Saturday, March 15, 2008

Today’s NY Times Obama-Wright Story

The story contains some interesting background concerning Rev. Jeremiah Wright. But for the most part, it’s very “soft” reporting on the Obama-Wright relationship. It also works to excuse Wright’s raving anti-American and racist preaching.

The Times begins:

In the handful of years Senator Barack Obama has spent in the national spotlight, his stance toward his pastor has gone from glowing praise to growing distance to — as of Friday — strong criticism.
No mention in that important first sentence of Sen. Obama and Rev. Wright's very close, nearly 20-year relationship.

Instead, we’re told about a “handful of years” during which Obama’s been gradually distancing himself from Wright.

Just “a handful,” you understand.

The “growing distance” is in there so liberals and leftists who trust the Times can say to others: “No, Obama didn’t denounce Wright under the pressure of exposure and awareness he’s being hurt politically. There's been “growing distance” between the two for at least "a handful of years." I read about it in the Times.”

Wright’s prejudices are not new; they go back decades.

Even if you go with the Times about "growing distance" for "a handful of years," there's still the question of why not sooner?

Why was Obama drawn to Wright in the first place?

And why, knowing what Wright is, has Obama brought his daughters to Wright’s church for their religious instruction?

Obama's "I wasn't ever in church" when all those statements were made works at the NYT, NPR and the DNC, but it won't fool most people.

Now let's look at the Times second sentence:
Friday, Mr. Obama called a grab bag of statements by his longtime minister, the Rev. Jeremiah A. Wright Jr., “inflammatory and appalling.”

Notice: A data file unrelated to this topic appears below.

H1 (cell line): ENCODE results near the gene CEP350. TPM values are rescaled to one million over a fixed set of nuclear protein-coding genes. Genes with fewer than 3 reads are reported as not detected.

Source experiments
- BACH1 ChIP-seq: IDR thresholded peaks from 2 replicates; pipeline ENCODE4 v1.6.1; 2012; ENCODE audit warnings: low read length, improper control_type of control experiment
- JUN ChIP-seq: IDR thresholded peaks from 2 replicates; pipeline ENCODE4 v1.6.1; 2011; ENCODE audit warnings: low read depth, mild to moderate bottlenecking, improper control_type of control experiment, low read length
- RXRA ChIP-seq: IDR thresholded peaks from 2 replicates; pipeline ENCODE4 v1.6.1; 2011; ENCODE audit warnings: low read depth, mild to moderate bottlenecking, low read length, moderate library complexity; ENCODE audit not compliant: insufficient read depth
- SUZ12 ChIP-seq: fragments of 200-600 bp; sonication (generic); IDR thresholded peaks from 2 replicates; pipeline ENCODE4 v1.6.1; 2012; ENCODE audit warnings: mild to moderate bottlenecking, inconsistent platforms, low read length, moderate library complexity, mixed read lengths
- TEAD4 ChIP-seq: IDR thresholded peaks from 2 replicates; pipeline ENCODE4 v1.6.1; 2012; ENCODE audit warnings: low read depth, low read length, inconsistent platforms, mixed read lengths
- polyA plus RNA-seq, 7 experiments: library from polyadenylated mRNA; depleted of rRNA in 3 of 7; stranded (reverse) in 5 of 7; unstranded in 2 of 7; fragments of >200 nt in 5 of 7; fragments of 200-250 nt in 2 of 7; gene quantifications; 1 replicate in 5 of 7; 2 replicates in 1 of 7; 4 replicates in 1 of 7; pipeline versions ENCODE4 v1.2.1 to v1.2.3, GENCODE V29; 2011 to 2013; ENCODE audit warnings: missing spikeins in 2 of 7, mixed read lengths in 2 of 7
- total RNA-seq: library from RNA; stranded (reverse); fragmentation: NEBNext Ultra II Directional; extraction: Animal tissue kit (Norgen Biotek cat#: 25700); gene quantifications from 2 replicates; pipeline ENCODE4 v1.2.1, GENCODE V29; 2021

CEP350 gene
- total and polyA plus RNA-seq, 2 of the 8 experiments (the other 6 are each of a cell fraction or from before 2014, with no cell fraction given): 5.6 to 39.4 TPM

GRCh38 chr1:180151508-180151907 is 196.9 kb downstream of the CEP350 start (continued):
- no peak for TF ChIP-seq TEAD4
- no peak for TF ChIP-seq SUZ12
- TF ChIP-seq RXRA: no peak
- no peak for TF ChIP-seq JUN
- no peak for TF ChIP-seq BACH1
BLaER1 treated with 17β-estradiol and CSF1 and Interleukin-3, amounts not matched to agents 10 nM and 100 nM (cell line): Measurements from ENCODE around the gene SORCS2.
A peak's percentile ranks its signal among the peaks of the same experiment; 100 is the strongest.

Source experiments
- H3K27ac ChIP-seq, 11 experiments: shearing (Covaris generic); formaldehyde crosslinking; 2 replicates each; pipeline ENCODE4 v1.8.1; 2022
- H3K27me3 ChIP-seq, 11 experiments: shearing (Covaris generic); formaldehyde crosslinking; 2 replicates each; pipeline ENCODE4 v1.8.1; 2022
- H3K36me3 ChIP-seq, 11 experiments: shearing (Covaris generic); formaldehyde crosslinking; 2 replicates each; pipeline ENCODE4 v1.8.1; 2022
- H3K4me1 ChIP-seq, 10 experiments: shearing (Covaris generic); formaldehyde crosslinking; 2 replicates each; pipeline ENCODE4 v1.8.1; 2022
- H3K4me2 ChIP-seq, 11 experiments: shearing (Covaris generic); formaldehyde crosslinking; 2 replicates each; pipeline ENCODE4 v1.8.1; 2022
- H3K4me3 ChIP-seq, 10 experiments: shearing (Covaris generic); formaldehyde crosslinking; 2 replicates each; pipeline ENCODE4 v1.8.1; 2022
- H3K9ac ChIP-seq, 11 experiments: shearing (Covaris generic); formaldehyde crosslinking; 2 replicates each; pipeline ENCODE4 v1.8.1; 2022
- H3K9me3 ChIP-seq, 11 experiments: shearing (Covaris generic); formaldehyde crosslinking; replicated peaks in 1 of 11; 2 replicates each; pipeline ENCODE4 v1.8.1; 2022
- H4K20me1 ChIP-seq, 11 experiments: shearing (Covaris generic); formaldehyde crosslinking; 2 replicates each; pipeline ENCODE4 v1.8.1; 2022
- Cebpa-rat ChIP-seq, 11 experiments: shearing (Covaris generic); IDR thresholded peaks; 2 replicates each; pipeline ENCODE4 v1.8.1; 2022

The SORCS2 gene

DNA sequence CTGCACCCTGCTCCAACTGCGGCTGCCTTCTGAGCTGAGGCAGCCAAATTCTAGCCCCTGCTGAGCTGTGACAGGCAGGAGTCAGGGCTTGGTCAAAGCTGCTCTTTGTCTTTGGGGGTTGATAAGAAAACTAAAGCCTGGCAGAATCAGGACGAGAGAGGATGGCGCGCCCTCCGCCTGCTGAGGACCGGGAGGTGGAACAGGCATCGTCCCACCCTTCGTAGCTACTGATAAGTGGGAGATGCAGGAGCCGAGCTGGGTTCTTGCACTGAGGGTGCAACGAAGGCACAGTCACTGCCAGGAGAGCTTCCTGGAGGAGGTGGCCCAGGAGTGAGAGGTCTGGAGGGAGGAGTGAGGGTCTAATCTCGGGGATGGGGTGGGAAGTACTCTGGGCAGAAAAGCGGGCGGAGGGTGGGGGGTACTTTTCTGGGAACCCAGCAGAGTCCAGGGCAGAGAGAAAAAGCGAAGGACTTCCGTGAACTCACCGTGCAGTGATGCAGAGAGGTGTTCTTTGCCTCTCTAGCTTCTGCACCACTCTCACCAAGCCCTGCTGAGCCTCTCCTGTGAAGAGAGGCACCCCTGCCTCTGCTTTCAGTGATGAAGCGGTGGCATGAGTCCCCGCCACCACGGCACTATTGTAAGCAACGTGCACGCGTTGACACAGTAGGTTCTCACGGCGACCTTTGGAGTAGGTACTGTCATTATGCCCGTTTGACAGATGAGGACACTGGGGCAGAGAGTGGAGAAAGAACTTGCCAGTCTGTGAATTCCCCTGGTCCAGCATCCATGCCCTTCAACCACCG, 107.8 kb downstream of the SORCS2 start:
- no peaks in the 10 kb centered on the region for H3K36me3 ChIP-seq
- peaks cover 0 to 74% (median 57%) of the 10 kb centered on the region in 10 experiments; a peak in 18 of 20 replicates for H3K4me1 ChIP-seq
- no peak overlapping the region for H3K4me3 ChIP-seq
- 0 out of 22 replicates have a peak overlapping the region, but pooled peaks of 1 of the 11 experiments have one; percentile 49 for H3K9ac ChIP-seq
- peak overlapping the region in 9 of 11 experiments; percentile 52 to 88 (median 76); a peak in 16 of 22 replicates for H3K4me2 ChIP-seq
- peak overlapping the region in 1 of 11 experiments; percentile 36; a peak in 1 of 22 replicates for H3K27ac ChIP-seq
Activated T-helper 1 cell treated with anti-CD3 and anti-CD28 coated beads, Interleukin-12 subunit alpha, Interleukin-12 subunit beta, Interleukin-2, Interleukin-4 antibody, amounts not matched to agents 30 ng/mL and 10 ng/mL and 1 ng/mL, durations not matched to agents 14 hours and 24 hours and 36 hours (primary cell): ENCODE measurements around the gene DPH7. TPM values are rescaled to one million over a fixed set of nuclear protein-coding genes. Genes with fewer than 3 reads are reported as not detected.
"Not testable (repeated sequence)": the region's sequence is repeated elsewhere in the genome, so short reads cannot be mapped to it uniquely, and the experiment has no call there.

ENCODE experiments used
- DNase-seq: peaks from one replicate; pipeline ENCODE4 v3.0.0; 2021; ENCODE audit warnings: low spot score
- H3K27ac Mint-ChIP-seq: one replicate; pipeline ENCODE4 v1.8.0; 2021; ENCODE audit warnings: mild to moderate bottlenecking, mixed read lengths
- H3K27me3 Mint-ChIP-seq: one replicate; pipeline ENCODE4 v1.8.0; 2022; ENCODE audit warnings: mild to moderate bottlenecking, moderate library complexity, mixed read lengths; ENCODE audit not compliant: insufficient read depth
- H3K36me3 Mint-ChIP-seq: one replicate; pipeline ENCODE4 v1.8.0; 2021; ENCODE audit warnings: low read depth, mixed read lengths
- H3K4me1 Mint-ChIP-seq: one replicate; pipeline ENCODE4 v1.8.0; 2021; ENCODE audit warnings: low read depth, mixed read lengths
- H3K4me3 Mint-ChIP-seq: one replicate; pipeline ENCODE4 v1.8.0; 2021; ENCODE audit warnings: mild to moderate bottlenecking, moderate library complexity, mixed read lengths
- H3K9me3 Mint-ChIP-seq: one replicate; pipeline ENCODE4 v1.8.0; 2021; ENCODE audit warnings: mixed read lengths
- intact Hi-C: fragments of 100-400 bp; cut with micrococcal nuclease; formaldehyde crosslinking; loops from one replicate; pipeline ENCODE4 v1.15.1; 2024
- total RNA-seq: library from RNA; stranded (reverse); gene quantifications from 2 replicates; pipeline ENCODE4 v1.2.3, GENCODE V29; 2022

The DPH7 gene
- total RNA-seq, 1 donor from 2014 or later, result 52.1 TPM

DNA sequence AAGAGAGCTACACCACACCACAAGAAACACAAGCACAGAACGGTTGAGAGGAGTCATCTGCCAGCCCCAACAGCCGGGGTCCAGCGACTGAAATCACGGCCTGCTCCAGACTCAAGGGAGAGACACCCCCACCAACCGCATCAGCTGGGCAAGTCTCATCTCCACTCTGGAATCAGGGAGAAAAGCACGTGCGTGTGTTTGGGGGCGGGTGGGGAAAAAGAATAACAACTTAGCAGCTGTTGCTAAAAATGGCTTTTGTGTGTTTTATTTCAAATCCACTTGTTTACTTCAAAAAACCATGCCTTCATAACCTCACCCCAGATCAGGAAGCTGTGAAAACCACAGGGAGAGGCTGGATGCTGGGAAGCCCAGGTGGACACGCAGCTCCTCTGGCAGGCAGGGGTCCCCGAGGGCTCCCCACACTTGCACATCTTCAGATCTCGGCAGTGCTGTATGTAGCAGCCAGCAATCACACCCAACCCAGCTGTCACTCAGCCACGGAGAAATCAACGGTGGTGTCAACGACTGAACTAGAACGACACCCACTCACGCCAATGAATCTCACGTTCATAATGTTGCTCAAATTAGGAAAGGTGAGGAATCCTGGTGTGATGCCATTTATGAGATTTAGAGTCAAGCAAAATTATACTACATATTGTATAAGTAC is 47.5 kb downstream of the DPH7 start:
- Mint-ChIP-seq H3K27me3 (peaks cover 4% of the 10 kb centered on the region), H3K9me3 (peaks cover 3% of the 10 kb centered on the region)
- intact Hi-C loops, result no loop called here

The Times could have said “ a series of anti-American and racist statements Wright’s made over the years.” They’re what are starting to draw notice.

But the Times prefers to say “grab bag.” It has a slighting quality that will encourage readers not to take Wright’s statements as seriously as they might otherwise.

Obama knew enough not to use a term like "grab bag" in his statement concerning Wright's anti-American and racist remarks.

Further on in the story the Times offers this:
Since he arrived at Trinity in 1972, [Wright] has built a 6,000-member congregation through his blunt, charismatic preaching, which melds detailed scriptural analysis, black power, Afrocentrism and an emphasis on social justice; Mr. Obama praised the last quality in Friday’s statement.
Wright’s “charismatic preaching” has also included anti-Americanism and racism but the Times can’t bring itself to say that about the close friend, pastor and political ally of Barack Obama.

The Times goes on to quote leaders of the religious left, none of whom are critical of Wright. He’s described as a “beloved figure.”

And yes, for those of you wondering, the Times does work in the “few remarks taken out of context” excuse.

That and the rest of the story is here.


Anonymous said...

If Wright is correct in his low opinion of his own country, and "AmeriKKKa" is truly a racist country where "people of color" don't have a chance, how is it his friend Barack Obama is getting such strong support from white voters? I, for one, am damned tired of being told by black racists that I am a white racist. As for Mr. Obama, I wouldn't even consider giving him my vote. And that decision has absolutely nothing to do with his skin color. Wright is doing more damage to his own cause than he realizes and I am enjoying it immensely.
Tarheel Hawkeye

JWM said...

To TH,

Tomorrow I plan to go back to that NYT story and point out that the members of the religious left the Times mentions don't see anything wrong with what Wright has preached.

My decision on Obama, like yours, has nothing to do with skin color.


I don't trust any candidate for President who worships with preachers who say what Wright said.